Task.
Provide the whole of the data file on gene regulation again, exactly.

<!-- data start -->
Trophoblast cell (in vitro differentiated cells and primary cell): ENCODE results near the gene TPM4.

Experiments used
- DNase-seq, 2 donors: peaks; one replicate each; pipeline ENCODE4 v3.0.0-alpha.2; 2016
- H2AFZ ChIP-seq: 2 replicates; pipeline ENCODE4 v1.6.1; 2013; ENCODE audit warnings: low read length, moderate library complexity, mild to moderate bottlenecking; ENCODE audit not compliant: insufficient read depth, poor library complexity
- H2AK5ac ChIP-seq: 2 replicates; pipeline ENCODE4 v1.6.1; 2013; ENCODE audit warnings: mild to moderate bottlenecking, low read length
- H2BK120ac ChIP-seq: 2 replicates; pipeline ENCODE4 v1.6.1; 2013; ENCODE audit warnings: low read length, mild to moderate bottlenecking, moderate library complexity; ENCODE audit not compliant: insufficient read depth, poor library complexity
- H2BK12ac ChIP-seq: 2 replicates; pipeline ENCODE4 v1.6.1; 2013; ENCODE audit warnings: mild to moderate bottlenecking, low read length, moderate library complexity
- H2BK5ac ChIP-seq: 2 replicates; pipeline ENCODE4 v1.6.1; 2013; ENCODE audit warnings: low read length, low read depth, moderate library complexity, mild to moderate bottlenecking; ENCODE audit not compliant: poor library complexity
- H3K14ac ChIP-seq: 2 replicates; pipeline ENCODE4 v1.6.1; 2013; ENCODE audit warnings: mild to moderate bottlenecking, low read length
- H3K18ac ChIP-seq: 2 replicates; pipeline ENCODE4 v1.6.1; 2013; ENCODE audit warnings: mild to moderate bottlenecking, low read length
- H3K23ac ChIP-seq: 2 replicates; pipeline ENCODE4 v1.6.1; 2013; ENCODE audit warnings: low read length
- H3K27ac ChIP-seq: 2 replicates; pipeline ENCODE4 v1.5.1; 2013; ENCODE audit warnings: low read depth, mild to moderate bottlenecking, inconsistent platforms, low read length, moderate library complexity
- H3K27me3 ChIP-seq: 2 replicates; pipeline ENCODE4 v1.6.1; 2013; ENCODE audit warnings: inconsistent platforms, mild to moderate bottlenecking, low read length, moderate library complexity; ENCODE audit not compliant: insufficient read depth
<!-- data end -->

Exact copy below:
Trophoblast cell (in vitro differentiated cells and primary cell): ENCODE results near the gene TPM4.

Experiments used
- DNase-seq, 2 donors: peaks; one replicate each; pipeline ENCODE4 v3.0.0-alpha.2; 2016
- H2AFZ ChIP-seq: 2 replicates; pipeline ENCODE4 v1.6.1; 2013; ENCODE audit warnings: low read length, moderate library complexity, mild to moderate bottlenecking; ENCODE audit not compliant: insufficient read depth, poor library complexity
- H2AK5ac ChIP-seq: 2 replicates; pipeline ENCODE4 v1.6.1; 2013; ENCODE audit warnings: mild to moderate bottlenecking, low read length
- H2BK120ac ChIP-seq: 2 replicates; pipeline ENCODE4 v1.6.1; 2013; ENCODE audit warnings: low read length, mild to moderate bottlenecking, moderate library complexity; ENCODE audit not compliant: insufficient read depth, poor library complexity
- H2BK12ac ChIP-seq: 2 replicates; pipeline ENCODE4 v1.6.1; 2013; ENCODE audit warnings: mild to moderate bottlenecking, low read length, moderate library complexity
- H2BK5ac ChIP-seq: 2 replicates; pipeline ENCODE4 v1.6.1; 2013; ENCODE audit warnings: low read length, low read depth, moderate library complexity, mild to moderate bottlenecking; ENCODE audit not compliant: poor library complexity
- H3K14ac ChIP-seq: 2 replicates; pipeline ENCODE4 v1.6.1; 2013; ENCODE audit warnings: mild to moderate bottlenecking, low read length
- H3K18ac ChIP-seq: 2 replicates; pipeline ENCODE4 v1.6.1; 2013; ENCODE audit warnings: mild to moderate bottlenecking, low read length
- H3K23ac ChIP-seq: 2 replicates; pipeline ENCODE4 v1.6.1; 2013; ENCODE audit warnings: low read length
- H3K27ac ChIP-seq: 2 replicates; pipeline ENCODE4 v1.5.1; 2013; ENCODE audit warnings: low read depth, mild to moderate bottlenecking, inconsistent platforms, low read length, moderate library complexity
- H3K27me3 ChIP-seq: 2 replicates; pipeline ENCODE4 v1.6.1; 2013; ENCODE audit warnings: inconsistent platforms, mild to moderate bottlenecking, low read length, moderate library complexity; ENCODE audit not compliant: insufficient read depth